Villa Volunteer Program At Care Facility in SLC Comes To An End After 60 Years
SALT LAKE CITY, Utah – A ribbon cutting ceremony signals a new beginning but, this one also signals an end of an era.
“It’s been 60 years, you can’t forget all that’s been done,” Brent Wilson, executive director/administrator of campus said.
A group of Catholic nuns opened St. Joseph’s Villa as a care facility for the elderly. The following year, people in the community started the Villa Volunteers.
“They come and do the activities, they do parties. They’re sending cards, condolences to the families. They’re running the gift shop. They just enhance and make it a family-friendly environment for our residents,” Wilson said.
Maxine Gioviacchini has been a volunteer for 35 years.
“The things they had me bring in originally were flower arrangements, different knick knacks,” Gioviacchini said.
But, the residents didn’t want that, what they really wanted was “candy and plush animals”, she said.
The gift shop has become a vital part for the residents.
“It’s been a wonderful spot. Residents come and show a little independence in their life as far as doing the shopping, either for themselves or someone else,” Gioviacchini said.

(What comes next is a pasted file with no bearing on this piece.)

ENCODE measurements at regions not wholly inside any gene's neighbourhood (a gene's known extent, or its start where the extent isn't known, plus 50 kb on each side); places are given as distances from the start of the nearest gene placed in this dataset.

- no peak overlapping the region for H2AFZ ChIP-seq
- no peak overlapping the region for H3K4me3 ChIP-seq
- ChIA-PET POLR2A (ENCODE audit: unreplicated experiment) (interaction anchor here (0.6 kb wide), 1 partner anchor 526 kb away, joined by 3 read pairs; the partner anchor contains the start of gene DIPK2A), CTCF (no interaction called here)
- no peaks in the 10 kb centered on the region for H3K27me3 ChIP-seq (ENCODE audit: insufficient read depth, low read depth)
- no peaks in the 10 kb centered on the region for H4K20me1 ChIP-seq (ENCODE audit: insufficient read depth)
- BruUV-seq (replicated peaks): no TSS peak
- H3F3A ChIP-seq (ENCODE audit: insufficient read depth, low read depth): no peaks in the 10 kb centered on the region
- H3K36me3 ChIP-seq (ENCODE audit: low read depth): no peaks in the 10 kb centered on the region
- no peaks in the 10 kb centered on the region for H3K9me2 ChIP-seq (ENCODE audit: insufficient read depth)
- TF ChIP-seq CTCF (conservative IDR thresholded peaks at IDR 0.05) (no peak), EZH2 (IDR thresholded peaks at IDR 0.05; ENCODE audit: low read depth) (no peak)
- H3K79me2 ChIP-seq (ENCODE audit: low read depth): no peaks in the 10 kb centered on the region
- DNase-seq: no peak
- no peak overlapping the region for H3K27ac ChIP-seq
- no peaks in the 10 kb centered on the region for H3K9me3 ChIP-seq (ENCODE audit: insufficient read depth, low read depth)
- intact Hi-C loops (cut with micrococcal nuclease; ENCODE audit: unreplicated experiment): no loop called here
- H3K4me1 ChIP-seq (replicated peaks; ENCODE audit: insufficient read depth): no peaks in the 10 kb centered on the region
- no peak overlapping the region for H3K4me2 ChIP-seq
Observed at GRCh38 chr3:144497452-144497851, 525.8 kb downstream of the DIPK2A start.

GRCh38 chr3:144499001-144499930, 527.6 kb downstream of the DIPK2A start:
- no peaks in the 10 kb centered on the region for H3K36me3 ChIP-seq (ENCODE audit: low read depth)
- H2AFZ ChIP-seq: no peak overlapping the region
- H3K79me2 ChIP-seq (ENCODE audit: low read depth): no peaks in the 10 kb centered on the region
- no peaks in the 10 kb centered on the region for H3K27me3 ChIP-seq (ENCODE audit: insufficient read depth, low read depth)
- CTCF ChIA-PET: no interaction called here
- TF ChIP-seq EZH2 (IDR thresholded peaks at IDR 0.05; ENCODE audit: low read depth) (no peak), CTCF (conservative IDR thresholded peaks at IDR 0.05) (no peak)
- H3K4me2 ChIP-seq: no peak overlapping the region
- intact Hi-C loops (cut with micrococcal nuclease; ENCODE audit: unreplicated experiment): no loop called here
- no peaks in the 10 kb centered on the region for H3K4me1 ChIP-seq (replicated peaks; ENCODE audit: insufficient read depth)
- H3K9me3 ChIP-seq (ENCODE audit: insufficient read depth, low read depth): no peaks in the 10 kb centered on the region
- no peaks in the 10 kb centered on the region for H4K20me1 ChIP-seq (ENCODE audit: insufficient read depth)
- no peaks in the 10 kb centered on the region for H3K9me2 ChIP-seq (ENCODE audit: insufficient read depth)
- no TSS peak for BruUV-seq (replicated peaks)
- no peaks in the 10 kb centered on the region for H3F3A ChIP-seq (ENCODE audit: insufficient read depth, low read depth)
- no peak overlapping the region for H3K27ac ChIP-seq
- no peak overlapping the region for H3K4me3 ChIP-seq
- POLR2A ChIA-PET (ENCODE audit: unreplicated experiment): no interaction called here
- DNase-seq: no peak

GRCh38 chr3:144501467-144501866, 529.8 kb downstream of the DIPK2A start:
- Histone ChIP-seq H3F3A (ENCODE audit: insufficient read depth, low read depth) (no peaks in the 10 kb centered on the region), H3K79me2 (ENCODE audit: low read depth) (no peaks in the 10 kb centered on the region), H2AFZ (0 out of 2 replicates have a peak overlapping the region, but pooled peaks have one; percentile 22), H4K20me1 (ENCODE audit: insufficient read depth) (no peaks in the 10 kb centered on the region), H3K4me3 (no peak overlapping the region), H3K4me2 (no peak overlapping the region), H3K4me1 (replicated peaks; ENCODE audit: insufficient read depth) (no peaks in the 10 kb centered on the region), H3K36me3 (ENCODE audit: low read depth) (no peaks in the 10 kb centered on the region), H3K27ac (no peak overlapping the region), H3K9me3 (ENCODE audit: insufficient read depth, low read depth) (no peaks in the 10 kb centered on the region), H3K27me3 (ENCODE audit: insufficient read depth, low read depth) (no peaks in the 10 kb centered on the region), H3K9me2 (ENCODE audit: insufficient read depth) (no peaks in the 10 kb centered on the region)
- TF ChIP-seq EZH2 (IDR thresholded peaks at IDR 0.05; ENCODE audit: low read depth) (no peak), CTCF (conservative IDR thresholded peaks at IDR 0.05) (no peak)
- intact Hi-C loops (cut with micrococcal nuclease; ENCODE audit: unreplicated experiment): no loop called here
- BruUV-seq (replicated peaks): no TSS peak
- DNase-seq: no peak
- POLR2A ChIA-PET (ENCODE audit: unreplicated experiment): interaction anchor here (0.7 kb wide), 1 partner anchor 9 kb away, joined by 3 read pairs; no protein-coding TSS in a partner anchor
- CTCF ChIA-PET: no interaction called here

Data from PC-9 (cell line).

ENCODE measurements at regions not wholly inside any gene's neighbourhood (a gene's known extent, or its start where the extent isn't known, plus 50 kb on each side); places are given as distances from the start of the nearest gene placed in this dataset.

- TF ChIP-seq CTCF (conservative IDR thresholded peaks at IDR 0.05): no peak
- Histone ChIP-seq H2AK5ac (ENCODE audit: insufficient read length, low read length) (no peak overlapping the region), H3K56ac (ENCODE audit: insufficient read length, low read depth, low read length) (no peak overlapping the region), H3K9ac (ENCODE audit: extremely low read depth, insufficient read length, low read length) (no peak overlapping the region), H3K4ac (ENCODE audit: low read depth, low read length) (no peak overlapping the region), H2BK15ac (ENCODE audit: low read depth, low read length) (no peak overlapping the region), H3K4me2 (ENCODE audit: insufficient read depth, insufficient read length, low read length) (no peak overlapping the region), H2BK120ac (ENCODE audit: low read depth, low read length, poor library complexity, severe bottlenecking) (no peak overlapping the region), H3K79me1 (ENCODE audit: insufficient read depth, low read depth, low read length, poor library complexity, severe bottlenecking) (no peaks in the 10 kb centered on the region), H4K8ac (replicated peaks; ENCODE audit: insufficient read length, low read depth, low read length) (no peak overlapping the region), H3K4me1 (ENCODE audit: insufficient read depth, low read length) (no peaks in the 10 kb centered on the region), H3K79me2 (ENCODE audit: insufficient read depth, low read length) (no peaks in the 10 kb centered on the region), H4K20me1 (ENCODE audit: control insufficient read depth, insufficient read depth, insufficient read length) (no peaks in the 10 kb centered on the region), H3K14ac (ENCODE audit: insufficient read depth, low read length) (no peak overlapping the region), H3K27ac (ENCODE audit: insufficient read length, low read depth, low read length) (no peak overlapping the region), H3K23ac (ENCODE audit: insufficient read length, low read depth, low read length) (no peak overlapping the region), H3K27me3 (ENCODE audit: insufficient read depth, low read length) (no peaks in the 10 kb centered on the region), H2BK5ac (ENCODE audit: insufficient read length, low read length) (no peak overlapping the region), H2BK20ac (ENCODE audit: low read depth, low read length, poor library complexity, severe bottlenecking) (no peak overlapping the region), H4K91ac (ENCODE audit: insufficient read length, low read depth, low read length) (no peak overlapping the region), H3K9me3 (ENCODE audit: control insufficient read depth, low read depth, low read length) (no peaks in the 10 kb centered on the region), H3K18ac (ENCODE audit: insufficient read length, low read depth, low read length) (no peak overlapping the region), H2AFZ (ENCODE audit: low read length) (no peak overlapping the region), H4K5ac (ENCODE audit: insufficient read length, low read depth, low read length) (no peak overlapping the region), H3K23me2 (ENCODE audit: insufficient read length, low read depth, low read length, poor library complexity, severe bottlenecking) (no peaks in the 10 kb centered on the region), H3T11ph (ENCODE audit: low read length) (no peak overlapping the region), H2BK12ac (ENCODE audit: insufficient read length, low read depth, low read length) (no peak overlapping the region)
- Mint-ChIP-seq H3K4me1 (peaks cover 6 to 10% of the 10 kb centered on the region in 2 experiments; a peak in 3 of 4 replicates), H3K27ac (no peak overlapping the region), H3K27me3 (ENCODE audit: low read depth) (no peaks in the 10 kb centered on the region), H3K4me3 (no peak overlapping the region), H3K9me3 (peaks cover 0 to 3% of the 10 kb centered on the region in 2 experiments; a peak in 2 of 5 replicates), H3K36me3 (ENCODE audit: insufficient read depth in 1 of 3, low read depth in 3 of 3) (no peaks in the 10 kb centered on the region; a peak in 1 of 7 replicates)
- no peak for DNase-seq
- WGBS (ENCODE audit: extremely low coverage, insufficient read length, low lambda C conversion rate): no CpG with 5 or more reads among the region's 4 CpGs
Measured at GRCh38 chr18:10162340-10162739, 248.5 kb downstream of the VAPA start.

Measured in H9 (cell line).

It’s easy to see that the volunteers have been a gift to the residents.
Oeke Beuk, who has been a volunteer for 30 years, said, “I love seeing the smile on somebody’s face. Some of them never get any visitors at all and when you speak to them they are so thrilled.
But the volunteers claim the greatest gifts are the ones they have received.
“It just makes me feel – I’m worth something because I contribute to somebody else,” Beuk said.
Now, on the 60th Anniversary, the Villa Volunteer program is coming to an end.
“We had a big drive during the summer. We got one new volunteer and that was it,” Beuk said.
Even though the majority are retiring, they wanted to leave a gift to the residents to remember them by.
“The room was actually chosen by the volunteers,” Wilson said.
Mardell Fayer, president of the Villa Volunteers, said, “We’re hoping this room is used every day but the residents or their family or friends. Just to come in, have a cup of coffee, sit down and talk, play a game, or whatever they want to do.”
“I’m very blessed. Very Blessed,” Gioviacchini said.
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